Francis S. Bartow. In the Congress of the Confederate States, on Wednesday, an eloquent eulogy was pronounced upon Col. Francis S. Bartow, who fell at Stone Bridge. We copy the proceedings entire. The late Hon. Francis S. Bartow. Mr. Th R. R. Cobb, of Georgia.--Mr. President arise, sir, to announce the fact, too well known to this Congress, which saddens the faces of many convened here, and which is deeply felt by all. It is, that the mortal remains of our late colleague, the Hon. Francis S. Bartow, now lie in the other end of this Capitol, temporarily made a charnel house for the illustrious dead. Mr. President, I confess it is one of the saddest duties I was ever called upon to perform I confess, moreover, my incompetency to perform it. To indulge in the formal generalities usual upon such occasions, would illy comport with your feelings or with mine.--To yield to the teachings of my own heart would, perhaps, be a sign as inappropriate to-day; for, sir, in every
Georgia (Georgia, United States) (search for this): article 1
We copy the proceedings entire. The late Hon. Francis S. Bartow. Mr. Th R. R. Cobb, of Georgia.--Mr. President arise, sir, to announce the fact, too well known to this Congress, which saddeconsequently would have been forty five years of age on his approaching birth- day. A native of Georgia, and educated in his native State, he afterwards graduated at the University of our State with went cheerfully, because a great public interest, upon which is based much of the prosperity of Georgia, not only lagged, but was abandoned by its friends. A great effort was necessary to be made inh unfeigned sorrow of the death of the Hon. Francis S Bartow, one of the Delegates from the State of Georgia; that the natural exultation for a glorious victory achieved by our arms, is checked by thesh the work which he so boldly aided to begin. Resolved, That we appreciate the loss which Georgia, his native State, has sustained in the death of one of her noblest sons, and that we tender to
Savannah, Tenn. (Tennessee, United States) (search for this): article 1
thful watcher. Jim was also stricken down by the fever, and my friend bathed his temples, and held his hand, and administered to his comfort even as the faithful servant had administered to himself. A few weeks ago, passing through the city of Savannah, and making his house my home, I noticed, sitting in his garden, several old decrepit slaves, I dared not ask him why they were there, but upon inquiring, I found that he had made the basement of his house, as it were, an alms-house for the decrnd was deeply impressed with the conviction that it was his duty to take his sword in hand and go to execute what he had thus devised. He communicated to myself and to others at Montgomery this intention. A company of volunteers of the city of Savannah, learning that such was his feeling, urged that they might be entered along with his own service, and that they might go together to the field of battle. They were thus tendered — they were thus accepted. Before he reached this city his merits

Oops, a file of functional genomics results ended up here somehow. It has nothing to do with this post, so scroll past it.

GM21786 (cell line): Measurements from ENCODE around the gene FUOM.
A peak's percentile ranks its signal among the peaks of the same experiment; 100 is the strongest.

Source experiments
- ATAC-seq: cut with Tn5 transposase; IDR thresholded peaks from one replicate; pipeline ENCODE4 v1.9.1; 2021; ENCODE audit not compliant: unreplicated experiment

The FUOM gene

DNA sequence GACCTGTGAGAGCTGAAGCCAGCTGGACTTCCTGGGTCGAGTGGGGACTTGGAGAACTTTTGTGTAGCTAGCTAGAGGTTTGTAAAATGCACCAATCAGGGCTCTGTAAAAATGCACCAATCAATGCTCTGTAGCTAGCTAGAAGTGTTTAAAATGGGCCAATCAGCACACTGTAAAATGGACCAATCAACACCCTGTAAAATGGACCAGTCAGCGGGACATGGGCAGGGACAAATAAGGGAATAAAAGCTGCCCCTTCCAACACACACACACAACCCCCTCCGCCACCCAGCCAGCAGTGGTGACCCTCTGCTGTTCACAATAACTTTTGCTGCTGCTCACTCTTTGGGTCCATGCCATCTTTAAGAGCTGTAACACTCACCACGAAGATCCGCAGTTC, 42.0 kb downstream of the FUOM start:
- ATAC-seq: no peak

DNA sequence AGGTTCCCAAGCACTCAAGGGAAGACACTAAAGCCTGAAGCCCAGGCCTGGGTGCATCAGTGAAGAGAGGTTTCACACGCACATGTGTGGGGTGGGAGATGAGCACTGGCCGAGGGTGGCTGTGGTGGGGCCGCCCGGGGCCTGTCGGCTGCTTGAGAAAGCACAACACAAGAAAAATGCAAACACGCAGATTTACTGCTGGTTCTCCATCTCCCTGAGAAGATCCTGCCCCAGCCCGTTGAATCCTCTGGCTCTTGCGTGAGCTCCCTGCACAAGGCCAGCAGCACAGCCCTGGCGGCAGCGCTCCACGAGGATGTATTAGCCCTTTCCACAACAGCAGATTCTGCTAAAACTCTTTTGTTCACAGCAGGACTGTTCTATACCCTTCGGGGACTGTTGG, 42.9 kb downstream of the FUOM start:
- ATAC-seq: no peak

Ranaway --About the 1st of slay, from the tobacco factory of Kent & Wilson, Richmond, a Negro Boy, named Jim, about sixteen years old. He is a ly black Boy, about five feet high Said Negro is supposed to be lurking about Manchester, or Mr. John Clay's, in Chesterfield county where he has relatives I will give Ten dollars for the delivery of Jim to Mr. Pat. Gary, in Manchester, or if lodged in any jail so that I can get him again. Address, Alfred Mann, jy 25--tw* Keyaville. Va.